Previous: Choosing a Filter Next: Reverse Osmosis

Information About:
Mineral Removal & Softeners

Water that contains dissolved minerals can produce undesirable effects on your RV.

 All minerals in water can form deposits in your water heater, your pipes, and on your fixtures. In addition, the so-called "hard" minerals (calcium, magnesium, etc) interfere with soaps and shampoos. You can drastically reduce or eliminate these effects by installing a suitable treatment system. There are four treatment technologies that are suitable for use in an RV, so let's look at each in more detail.

     Ion Exchange - The Job of Water Softeners
If your water contains too many of the "hard" minerals, it is called "hard water". You've probably experienced hard water and know how unpleasant it can be. The most common treatment applied to hard water is ion exchange, aka water softening. In a water softener, the Water Softenerbad ions (minerals) are taken out of the water while "softer" ions are returned to it. This process is an almost equal exchange: there are still as many minerals in the water after water softening as before, but the water is now "softer". It will, of course, still cause some scale buildup, as the soft dissolved minerals can still precipitate out. Nevertheless, most people find that in areas of hard water, a water softener

is worth using. Water softeners consist of a container, usually a fiberglass cylinder, that is filled with an ion-exchange medium.  In order to get the softener to work, it must be "charged" with a salt brine to saturate the medium with soft ions.  The salt is either sodium chloride (table salt), the most common, or potassium chloride, a more environmentally benign salt.  The medium selected by the manufacturer is optimized for one salt or the other, although most softeners can use the alternative salt with a small penalty in performance.  As water flows through the unit, the hard ions in the water are replaced with the soft ions in the medium, and eventually the soft ions will become depleted.  At that point, the softener will need to be recharged with salt brine.  How much water will be softened per "charge" depends on the hardness of the water being softened and the volume of media contained in the softener.  The bigger units can soften more water between charges than smaller ones.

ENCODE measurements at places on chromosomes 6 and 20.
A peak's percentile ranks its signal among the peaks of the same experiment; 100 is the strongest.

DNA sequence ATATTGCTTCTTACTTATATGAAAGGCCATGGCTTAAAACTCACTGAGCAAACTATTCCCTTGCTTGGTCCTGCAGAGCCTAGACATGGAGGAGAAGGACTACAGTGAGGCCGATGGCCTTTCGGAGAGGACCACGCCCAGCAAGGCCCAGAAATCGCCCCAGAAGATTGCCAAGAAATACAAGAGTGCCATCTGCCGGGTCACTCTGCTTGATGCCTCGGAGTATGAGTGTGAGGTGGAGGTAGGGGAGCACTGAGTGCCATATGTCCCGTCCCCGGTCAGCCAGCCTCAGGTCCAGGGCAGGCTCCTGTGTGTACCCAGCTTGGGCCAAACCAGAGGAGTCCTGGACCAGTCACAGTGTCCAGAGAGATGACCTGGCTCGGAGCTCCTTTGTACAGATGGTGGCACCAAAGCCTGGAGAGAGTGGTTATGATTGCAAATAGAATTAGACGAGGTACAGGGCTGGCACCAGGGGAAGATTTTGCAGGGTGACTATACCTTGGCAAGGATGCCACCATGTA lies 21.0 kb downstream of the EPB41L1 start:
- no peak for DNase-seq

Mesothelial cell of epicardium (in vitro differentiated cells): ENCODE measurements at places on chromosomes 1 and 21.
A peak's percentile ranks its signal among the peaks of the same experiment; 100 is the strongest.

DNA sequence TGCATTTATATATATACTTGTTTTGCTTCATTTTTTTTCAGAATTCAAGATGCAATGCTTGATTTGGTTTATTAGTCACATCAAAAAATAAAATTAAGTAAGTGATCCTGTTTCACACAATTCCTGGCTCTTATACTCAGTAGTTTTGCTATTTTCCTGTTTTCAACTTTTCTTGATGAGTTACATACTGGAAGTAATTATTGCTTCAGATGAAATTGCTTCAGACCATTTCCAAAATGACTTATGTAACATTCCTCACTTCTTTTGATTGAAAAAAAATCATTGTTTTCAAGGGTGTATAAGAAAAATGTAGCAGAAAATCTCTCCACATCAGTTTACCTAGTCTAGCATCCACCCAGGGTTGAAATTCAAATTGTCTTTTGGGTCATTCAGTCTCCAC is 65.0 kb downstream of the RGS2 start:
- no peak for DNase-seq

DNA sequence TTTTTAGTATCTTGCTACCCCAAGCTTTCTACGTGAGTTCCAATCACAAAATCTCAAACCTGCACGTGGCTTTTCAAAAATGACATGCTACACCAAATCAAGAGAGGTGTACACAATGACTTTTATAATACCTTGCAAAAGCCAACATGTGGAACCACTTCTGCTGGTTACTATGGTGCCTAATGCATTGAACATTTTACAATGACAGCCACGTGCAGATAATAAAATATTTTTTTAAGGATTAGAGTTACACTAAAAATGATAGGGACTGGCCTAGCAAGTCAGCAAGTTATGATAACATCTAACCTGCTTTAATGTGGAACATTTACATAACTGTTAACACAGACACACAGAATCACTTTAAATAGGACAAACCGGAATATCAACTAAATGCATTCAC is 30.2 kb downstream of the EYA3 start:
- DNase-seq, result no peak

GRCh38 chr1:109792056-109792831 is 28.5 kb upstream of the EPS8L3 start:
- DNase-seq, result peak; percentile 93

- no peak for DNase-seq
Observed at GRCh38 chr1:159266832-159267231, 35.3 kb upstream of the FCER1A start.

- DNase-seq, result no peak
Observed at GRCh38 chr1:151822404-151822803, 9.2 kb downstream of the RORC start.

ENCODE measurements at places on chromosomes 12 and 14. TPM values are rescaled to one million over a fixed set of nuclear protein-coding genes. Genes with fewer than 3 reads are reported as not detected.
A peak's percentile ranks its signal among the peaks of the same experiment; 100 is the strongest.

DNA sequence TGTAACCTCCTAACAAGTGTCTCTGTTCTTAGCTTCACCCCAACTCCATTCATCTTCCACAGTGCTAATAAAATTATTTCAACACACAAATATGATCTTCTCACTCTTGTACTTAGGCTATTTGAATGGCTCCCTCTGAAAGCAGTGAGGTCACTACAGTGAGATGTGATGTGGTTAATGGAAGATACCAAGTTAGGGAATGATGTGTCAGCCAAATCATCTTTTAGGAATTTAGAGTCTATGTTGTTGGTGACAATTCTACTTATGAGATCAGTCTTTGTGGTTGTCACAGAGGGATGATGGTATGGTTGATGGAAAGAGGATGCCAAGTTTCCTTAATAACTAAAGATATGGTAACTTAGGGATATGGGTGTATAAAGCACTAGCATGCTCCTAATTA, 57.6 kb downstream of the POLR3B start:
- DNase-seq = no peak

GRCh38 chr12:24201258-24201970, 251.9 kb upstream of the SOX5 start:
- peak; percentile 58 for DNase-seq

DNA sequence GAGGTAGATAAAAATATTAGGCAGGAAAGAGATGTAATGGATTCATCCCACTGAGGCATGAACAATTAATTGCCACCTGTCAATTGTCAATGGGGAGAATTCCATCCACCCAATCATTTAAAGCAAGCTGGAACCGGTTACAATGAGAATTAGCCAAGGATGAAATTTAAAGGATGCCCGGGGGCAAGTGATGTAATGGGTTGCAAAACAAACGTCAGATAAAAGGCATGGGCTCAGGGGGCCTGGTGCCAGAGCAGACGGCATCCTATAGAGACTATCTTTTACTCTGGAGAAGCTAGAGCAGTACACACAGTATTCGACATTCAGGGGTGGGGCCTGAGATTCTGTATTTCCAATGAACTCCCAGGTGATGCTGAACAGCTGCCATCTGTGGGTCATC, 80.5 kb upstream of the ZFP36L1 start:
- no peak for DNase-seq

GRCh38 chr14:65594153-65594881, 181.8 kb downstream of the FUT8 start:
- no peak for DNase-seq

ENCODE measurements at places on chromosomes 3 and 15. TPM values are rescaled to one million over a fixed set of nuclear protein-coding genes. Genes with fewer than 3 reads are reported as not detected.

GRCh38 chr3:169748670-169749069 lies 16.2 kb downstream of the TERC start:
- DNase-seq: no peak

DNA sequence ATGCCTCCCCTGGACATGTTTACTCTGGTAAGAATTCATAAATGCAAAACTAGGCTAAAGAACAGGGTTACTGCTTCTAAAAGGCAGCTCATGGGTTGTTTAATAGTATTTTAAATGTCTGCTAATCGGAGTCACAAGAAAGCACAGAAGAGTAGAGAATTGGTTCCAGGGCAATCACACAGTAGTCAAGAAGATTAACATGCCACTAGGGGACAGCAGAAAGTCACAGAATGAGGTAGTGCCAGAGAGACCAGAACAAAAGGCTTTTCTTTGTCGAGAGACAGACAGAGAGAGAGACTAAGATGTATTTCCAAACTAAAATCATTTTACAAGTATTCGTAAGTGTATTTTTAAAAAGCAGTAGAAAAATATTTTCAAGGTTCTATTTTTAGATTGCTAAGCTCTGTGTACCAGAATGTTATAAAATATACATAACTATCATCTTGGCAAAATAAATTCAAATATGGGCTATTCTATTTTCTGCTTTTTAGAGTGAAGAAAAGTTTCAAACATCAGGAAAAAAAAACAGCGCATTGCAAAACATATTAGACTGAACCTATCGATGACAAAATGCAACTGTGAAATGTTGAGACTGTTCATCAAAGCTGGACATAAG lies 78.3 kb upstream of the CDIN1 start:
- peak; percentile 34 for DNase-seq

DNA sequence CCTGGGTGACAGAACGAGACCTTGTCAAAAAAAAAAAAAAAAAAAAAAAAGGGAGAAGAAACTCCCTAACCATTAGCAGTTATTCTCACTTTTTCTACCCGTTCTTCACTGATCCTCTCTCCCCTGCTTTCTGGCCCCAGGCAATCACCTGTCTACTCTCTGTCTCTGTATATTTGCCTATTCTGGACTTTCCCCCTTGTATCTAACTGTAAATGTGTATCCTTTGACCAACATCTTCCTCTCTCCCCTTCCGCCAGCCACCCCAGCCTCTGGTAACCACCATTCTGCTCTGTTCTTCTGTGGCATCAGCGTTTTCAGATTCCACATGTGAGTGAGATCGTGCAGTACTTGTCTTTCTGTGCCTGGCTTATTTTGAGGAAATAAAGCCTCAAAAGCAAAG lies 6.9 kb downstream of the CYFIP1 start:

Recharging of a water softener can be done manually, which requires no electricity but does take more of your time.  It can also be done automatically with the aid of timers and so forth, such as, The Water Packer with Erie wind-up valve or an electric valve, which will require some power to run the controls.

In choosing a water softener, one must select the type of salt preferred and the size of the unit.  As for salts, the decision might be tough.  Sodium chloride is cheap and widely available, but the sodium that it adds to the softened water may present health problems to some.  It also is less desirable to dump down sewer lines than potassium chloride.  As for potassium chloride, it costs a little more but it is more benign to the body and to the environment.  As for unit size, that is an issue that depends on the amount of space you have available and the frequency at which your are willing to recharge the unit.  We have a complete line of softeners designed for RV use here

     De-Ionization - Removal of Minerals
Unlike a water softener, a de-ionization (DI) system actually removes mineral ions from water. Nothing is put back into the water during theDe-Ionization Systems
process. This works very much like an activated-carbon filter for taste and odor. The minerals are actually absorbed onto the medium inside the filter. Unfortunately, it takes a relatively-expensive filter media to remove the minerals from most water. As a consequence, you should only use this on water that really needs to be mineral-free. For example, many RV owners like to keep their rigs clean, and if they use hard water to clean their coach, it leaves unsightly mineral deposits when it dries. Our solution to this problem is to employ a DI filter cartridge to de-ionize water, which we then use to give our coach a final, deposit-free rinse. We sell these DI Systems here.

     Magnets - A Surprisingly-Effective Anti-Mineral Treatment
This may sound a little far-fetched to some people, but it has beenIn line Magnetic Filtering of Ferrous Mineral Sediment proven to work. By affixing a set of magnets to your incoming water line, you can reduce the scale buildup that normally occurs with high-mineral water. Apparently, the magnets modify the chemical behavior of the mineral ions for a relatively short period of time. We don't pretend to comprehend the physics or chemistry of it, we just know from personal experience that they work. Besides, they are the least expensive method of controlling scale buildup. We sell magnets here.

     Reverse Osmosis (RO) - Takes Out Minerals, Too!
RO systems, as discussed here , are very good at producing clean, good-tasting water at a very reasonable cost. An added benefit of RO is its ability to remove the dissolved minerals in water, including all of the "hard" ones. If you have hard water that you'd like to soften and purify, consider a Whole RV RO System


Previous: Choosing a Filter Next: Reverse Osmosis